Good Reading: My Favorite Books about the Catskills

June 20, 2014  •  Leave a Comment

There is a wealth of information about the Catskills, with new books being released every year. There are books on history, railroads, bluestone, famous national and regional painters, travel guides for nearly every activity and much more. Having read a lot, if not most, of the books about the region, I thought it would be an interesting exercise to narrow down the lengthy list of books to my favorites. If someone were to say to me: “I am not familiar with the Catskills. Which books should I read first?”; then these are my choices.

#1   

The Catskills by T. Morris Longstreth (1886-1975). This is perhaps my favorite book about the Catskills. The travelogue follows the author as he journeys through the Catskill Mountains in 1918. Longstreth takes you to Overlook Mountain, Stony Clove, Phoenicia, Hunter, Slide Mountain, Kaaterskill Falls, the Ashokan Reservoir, Mount Utsayantha and many more places. Along the way Longstreth fishes the mountain streams, sleeps under the stars, lodges at local boarding houses and dairy farms, tramps the backroads, talks to the people and witnesses the many majesties of nature. The book has an easy flow, making the pages turn by effortlessly. Interspersed throughout the book are great pieces of advice which, taken by themselves, are worth the read.

#2

Rip Van Winkle by Washington Irving. No literary list about the best of Catskills related books can be complete without including the timeless Rip Van Winkle, published in 1819 to international acclaim. Set in the Catskills, an amiable Rip wanders off in the woods with his dog Wolf to escape his wife’s nagging and to avert “all kinds of profitable labor” only to encounter a silent group of short, bearded men playing nine-pins. After drinking some of their liquor he falls asleep for twenty years. Upon waking, he returns to his village to learn that his wife has died, the American Revolution has occurred and that he must face the fact that many of his former friends have either died, moved on or simply do not recognize him. The short story is an American classic. Today, you can’t turn anywhere in the Catskills region without seeing a reference to the affable Rip Van Winkle.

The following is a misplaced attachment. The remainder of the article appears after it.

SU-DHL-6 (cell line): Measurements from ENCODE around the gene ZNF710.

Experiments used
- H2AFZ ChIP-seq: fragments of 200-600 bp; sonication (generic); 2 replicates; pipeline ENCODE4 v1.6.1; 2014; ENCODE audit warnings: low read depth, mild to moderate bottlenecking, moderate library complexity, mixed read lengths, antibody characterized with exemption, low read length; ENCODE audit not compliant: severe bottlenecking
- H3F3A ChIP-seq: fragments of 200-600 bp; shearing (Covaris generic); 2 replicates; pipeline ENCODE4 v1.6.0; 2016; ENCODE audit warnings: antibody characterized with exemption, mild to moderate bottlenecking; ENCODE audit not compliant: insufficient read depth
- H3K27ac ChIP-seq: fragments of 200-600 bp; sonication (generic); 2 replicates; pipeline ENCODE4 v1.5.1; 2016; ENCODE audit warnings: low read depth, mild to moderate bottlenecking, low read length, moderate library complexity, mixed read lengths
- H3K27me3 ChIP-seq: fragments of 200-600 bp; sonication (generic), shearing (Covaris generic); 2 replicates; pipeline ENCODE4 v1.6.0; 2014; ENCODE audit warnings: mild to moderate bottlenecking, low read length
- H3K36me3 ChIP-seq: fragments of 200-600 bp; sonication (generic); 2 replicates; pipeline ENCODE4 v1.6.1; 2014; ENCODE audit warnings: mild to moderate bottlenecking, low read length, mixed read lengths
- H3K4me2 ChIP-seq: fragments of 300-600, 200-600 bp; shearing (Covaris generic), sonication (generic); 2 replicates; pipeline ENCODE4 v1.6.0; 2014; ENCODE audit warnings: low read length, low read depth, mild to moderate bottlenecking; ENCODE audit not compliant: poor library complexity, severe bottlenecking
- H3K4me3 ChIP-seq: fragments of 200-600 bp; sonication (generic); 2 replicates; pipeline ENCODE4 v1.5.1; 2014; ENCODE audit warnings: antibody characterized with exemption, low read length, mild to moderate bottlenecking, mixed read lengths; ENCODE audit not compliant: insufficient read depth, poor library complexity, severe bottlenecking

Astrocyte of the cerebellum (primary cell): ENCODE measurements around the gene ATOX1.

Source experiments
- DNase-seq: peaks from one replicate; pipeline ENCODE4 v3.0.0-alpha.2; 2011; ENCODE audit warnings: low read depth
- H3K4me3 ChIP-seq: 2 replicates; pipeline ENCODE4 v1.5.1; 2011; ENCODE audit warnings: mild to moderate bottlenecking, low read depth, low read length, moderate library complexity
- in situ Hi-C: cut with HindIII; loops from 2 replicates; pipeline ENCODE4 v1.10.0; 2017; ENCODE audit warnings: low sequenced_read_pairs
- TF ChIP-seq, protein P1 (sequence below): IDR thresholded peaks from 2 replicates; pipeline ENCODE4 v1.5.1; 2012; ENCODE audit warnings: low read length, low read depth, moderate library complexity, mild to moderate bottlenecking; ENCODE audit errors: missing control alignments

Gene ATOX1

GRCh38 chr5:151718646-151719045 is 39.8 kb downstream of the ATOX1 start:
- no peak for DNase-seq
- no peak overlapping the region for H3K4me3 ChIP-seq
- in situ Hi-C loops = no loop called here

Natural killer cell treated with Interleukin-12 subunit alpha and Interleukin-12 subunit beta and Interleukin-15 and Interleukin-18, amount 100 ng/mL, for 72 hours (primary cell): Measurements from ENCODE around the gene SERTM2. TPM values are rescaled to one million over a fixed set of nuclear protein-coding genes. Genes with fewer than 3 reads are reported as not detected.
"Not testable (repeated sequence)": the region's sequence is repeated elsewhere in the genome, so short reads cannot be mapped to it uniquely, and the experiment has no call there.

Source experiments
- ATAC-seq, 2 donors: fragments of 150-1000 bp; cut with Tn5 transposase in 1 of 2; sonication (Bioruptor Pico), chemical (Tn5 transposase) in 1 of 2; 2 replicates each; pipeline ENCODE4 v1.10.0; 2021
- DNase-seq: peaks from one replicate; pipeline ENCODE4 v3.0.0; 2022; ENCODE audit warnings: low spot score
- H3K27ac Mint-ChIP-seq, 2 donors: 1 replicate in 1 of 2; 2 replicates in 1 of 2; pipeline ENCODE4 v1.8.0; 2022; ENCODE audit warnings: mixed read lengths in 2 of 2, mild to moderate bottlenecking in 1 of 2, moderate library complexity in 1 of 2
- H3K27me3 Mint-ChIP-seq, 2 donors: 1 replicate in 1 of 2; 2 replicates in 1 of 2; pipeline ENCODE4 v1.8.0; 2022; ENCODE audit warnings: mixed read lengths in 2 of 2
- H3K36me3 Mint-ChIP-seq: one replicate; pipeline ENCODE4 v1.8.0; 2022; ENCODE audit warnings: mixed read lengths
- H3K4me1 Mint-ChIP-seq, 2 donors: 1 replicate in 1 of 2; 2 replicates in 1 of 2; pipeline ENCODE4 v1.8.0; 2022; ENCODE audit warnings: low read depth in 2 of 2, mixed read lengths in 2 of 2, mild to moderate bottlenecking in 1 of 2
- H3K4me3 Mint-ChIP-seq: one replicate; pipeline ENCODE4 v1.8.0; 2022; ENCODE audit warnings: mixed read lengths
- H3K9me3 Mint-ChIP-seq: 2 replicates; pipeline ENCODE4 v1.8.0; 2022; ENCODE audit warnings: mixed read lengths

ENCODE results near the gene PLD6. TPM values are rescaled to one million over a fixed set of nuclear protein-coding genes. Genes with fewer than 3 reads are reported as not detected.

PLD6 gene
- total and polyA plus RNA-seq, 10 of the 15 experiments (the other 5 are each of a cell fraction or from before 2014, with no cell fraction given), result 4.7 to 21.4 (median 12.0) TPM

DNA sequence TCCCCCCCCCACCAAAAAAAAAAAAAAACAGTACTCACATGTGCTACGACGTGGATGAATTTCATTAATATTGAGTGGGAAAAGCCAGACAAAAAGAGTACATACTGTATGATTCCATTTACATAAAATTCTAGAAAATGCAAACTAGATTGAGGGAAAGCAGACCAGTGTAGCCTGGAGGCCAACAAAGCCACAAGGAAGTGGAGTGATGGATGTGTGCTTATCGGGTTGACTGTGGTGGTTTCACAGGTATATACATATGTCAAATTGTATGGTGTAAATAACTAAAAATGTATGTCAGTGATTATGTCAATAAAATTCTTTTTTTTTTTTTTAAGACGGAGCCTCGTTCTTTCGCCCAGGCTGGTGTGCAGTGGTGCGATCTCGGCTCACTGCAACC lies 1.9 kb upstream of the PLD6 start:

#3

The Catskills: From Wilderness to Woodstock by Alf Evers. The Catskills, the result of over eight years of detailed research, is the most authoritative book on Catskills history ever published. Although, at 736 pages it is long and will take you several, if not many, sittings to complete, it is worth the effort to gain an in-depth perspective of the region. It covers a lot of ground, with a thoroughness and breadth that you won’t find in any other regional history. Alf Evers (1905-2004) began his career as a children’s writer, authoring over 50 books with his wife Helen. After their divorce he turned his attention to history, publishing numerous newspaper articles and several other authoritative books including Woodstock: History of an American Town; Kingston: City on the Hudson; and In Catskill Country: Collected Essays on Mountain History, Life and Lore. Alf also served as the Woodstock town historian.

#4